This well illustrated guide blow shows how to host your own Yubico style authentication infrastructure:

https://www.kilala.nl/Sysadmin/index.php?id=2340

Should you prefer to use a different OTP authentication solution, a good example which is also available in a very capable community edition and capable of supporting Yubikeys among many other solutions is the privacyide3a authentication server.

https://www.privacyidea.org/about/features/

Using U2F with SSH

Yubico’s libpam_u2f only supports reading the Yubikey via USB. This makes it unsuitable for remote logins via SSH. However, there are ways to use U2F for remote logins through other means.

OpenSSH

Strangely enough, the most obvious and elegant way to do 2FA with SSH is the on that is not officially supported. The post linked below explains how to do this.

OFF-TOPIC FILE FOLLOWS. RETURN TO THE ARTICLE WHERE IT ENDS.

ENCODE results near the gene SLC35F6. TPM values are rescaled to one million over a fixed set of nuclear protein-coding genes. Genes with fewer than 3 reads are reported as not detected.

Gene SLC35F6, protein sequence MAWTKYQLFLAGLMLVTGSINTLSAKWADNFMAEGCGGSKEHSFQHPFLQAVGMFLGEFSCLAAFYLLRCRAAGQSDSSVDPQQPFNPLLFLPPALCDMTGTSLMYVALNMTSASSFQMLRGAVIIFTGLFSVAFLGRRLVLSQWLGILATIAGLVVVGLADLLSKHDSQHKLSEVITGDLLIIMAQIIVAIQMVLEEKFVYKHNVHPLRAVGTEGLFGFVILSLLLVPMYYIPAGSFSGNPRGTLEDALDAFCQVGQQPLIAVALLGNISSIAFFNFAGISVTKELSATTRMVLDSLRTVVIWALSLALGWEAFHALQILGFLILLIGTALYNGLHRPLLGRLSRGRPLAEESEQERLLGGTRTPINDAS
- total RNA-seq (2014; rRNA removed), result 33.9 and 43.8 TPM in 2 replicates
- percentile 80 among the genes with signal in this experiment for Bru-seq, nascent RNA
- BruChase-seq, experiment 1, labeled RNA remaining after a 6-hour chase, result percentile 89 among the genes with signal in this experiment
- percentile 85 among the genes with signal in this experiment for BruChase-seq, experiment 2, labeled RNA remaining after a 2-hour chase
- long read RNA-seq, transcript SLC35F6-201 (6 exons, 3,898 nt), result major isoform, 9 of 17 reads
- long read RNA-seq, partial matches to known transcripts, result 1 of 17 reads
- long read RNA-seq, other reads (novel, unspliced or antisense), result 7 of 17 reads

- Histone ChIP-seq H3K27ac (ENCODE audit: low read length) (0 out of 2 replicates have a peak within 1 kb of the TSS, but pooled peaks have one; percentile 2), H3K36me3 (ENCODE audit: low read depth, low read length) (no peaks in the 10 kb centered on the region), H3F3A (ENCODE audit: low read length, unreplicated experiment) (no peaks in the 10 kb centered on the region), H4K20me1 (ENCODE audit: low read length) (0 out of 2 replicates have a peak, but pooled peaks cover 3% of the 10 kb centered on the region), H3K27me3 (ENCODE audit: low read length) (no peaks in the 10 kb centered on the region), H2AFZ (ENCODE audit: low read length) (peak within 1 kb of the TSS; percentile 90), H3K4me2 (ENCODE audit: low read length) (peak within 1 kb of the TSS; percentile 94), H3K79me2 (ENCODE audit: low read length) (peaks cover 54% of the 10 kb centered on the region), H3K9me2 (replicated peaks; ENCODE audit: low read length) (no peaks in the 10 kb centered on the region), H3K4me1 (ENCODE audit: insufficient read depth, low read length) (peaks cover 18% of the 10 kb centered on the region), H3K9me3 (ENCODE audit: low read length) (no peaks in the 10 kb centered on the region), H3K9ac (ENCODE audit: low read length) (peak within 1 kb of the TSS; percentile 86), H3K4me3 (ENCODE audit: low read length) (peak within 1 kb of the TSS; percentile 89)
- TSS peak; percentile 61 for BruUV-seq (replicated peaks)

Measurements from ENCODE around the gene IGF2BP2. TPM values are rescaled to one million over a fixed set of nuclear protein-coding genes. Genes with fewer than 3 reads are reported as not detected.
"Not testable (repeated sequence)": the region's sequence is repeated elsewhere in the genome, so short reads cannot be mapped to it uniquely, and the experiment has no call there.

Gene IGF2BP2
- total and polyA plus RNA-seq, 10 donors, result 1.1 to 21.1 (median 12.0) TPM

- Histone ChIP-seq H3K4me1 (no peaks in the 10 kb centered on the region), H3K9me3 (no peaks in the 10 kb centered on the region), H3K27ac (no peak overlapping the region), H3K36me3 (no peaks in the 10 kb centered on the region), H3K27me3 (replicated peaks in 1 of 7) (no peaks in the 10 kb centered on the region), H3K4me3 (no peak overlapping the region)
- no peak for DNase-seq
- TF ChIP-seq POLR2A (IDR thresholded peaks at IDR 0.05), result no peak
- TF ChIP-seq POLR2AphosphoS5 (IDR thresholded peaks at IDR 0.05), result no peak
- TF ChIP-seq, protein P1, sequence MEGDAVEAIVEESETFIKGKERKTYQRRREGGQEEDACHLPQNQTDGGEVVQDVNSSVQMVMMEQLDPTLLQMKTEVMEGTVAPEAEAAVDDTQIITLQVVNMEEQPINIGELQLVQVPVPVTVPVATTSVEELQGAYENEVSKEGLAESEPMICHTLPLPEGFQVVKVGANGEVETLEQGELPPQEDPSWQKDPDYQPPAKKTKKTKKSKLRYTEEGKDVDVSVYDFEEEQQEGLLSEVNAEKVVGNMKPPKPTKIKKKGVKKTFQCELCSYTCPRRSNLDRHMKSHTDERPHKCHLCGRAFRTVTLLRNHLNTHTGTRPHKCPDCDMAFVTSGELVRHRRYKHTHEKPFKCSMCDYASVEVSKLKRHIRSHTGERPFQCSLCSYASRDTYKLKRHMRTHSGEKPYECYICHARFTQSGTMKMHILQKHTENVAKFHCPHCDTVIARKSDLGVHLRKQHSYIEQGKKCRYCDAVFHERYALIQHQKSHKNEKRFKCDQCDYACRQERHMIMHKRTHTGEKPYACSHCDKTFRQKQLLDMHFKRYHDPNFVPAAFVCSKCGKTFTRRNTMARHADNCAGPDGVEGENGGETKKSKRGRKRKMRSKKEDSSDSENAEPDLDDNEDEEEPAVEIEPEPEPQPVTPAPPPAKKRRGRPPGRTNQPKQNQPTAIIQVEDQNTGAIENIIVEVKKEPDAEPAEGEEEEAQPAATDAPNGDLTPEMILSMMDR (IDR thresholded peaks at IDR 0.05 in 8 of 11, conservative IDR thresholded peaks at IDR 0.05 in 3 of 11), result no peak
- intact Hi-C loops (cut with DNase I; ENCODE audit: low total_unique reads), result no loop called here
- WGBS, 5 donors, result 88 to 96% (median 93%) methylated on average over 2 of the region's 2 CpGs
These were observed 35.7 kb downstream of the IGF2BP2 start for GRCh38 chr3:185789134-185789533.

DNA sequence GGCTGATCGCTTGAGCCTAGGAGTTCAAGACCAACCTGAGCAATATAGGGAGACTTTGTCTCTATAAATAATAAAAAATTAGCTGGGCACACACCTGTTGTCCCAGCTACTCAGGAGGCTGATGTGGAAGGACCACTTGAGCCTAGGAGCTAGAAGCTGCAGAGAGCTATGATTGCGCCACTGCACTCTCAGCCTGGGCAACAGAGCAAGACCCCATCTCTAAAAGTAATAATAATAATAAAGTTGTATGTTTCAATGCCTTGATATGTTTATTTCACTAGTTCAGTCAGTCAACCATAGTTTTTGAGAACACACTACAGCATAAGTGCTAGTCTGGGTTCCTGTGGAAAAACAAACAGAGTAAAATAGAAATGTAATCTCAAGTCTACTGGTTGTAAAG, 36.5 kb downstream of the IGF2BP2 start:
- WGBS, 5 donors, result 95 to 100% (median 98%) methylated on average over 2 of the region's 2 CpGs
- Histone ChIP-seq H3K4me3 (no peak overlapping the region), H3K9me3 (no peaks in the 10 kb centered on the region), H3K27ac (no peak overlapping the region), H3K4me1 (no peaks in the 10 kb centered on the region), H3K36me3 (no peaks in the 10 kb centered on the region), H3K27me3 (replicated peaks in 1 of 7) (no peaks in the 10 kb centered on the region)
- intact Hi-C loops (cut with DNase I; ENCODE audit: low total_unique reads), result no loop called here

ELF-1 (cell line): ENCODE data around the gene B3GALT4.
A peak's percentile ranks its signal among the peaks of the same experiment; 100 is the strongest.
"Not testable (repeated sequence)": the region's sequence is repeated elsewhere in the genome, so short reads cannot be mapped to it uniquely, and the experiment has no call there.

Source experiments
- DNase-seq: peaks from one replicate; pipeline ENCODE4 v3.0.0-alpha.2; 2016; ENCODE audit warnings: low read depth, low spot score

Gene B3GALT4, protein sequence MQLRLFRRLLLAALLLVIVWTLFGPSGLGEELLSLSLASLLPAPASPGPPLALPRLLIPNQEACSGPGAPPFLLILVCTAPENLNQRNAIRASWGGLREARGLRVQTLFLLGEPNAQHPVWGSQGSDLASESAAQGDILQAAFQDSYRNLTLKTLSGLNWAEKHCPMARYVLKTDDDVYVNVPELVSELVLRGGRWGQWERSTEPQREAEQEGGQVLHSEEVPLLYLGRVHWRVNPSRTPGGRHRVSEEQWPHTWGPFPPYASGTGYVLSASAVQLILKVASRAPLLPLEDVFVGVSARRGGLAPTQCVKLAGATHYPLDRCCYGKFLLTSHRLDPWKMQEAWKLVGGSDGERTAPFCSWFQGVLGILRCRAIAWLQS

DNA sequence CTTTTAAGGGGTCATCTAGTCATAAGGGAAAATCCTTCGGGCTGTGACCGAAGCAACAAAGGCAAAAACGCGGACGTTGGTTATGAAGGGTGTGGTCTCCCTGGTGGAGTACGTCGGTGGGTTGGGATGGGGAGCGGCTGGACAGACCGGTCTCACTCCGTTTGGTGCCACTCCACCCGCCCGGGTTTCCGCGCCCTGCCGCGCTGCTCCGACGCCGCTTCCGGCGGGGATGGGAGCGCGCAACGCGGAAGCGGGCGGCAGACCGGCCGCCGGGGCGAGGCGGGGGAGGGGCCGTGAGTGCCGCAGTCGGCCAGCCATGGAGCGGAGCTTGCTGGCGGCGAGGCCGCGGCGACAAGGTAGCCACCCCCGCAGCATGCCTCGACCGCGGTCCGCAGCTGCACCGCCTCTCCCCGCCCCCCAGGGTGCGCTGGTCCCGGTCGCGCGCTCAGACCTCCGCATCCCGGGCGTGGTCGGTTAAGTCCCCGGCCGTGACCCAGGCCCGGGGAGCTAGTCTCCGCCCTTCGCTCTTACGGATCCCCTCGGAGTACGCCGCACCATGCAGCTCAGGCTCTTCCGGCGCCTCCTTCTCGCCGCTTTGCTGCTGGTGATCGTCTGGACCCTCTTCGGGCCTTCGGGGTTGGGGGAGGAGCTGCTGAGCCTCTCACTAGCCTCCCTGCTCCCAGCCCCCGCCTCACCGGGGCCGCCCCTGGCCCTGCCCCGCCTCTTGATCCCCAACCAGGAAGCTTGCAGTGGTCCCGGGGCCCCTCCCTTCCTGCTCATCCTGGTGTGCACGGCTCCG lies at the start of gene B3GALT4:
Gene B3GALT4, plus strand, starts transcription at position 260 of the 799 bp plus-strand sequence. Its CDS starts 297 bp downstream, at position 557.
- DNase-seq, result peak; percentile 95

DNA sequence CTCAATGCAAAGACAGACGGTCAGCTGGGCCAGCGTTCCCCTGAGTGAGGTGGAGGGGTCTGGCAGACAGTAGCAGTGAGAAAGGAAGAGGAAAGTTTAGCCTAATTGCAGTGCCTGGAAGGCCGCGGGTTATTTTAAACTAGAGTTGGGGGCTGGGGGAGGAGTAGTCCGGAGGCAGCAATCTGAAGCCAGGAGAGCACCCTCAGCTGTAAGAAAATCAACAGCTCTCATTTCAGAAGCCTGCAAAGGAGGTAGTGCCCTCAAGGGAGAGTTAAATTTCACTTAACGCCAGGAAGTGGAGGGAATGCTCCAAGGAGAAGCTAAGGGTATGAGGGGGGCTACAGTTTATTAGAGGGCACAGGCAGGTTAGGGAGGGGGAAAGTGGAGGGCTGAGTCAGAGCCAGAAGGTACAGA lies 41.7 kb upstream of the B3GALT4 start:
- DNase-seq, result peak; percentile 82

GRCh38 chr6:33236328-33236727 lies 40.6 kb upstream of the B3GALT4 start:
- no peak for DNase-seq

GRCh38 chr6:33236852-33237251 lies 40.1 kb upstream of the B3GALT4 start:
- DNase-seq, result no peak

https://www.nomachine.com/AR09P00996

This relies on a patch for openSSH but has only been tested with a now very out of date version (6.7p1). See link below for the patch.

https://bugzilla.mindrot.org/show_bug.cgi?id=2319

Sadly 5 years on, not much seems to have happened in terms of progress. Reading through some of the mailing list history it also seems that at the time the openSSH project, like many others, seemed to have been not the most welcoming or enthusiastic to new contributors, which is really both a shame and wasted opportunity IMHO.

So given the security implications of running a very out of date version of SSH vs. the benefit of gaining convenient 2FA capability for remote logins, I’d “suggest” you don’t use this in production. If you hold sway with the openSSH team, maybe politely suggest that they’d give this a fresh look…

Teleport

If you are using the ssh security gateway/ssh server Teleport instead of openSSH as an intermediary to access your machines, then you are lucky in so far that U2F support has been built in since 2016, and no patching of old openSSH versions is required to enjoy this convenience.

Using U2F and an external web based authentication provider (a creative idea)